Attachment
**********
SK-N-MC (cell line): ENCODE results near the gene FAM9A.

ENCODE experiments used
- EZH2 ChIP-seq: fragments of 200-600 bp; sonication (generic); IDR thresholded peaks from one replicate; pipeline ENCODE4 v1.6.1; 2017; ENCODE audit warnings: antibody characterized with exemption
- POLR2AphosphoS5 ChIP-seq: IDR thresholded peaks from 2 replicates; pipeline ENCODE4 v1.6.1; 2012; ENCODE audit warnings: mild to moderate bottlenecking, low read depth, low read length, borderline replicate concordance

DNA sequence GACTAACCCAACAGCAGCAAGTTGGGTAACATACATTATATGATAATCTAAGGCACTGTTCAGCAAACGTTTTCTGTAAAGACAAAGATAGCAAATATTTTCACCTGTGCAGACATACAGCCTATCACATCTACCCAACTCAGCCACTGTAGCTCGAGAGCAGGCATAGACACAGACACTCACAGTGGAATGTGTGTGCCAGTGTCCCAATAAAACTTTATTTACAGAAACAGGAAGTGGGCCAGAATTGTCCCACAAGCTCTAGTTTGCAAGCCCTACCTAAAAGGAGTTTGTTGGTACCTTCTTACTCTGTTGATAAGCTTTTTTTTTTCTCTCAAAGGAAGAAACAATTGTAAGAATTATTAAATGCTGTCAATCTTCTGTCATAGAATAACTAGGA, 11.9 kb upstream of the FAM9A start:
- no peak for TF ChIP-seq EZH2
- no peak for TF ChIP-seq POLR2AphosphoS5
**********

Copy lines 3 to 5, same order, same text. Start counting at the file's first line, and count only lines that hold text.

- EZH2 ChIP-seq: fragments of 200-600 bp; sonication (generic); IDR thresholded peaks from one replicate; pipeline ENCODE4 v1.6.1; 2017; ENCODE audit warnings: antibody characterized with exemption
- POLR2AphosphoS5 ChIP-seq: IDR thresholded peaks from 2 replicates; pipeline ENCODE4 v1.6.1; 2012; ENCODE audit warnings: mild to moderate bottlenecking, low read depth, low read length, borderline replicate concordance

DNA sequence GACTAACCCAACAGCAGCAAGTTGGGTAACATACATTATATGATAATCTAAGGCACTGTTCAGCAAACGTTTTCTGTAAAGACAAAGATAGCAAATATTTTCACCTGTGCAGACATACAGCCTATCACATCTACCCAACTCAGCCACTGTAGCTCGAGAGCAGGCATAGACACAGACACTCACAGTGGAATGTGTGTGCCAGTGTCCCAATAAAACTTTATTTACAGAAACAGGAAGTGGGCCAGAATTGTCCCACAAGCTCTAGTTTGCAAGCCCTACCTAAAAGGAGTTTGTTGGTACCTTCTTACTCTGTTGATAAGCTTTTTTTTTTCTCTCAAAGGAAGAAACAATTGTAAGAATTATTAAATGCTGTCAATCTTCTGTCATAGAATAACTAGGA, 11.9 kb upstream of the FAM9A start: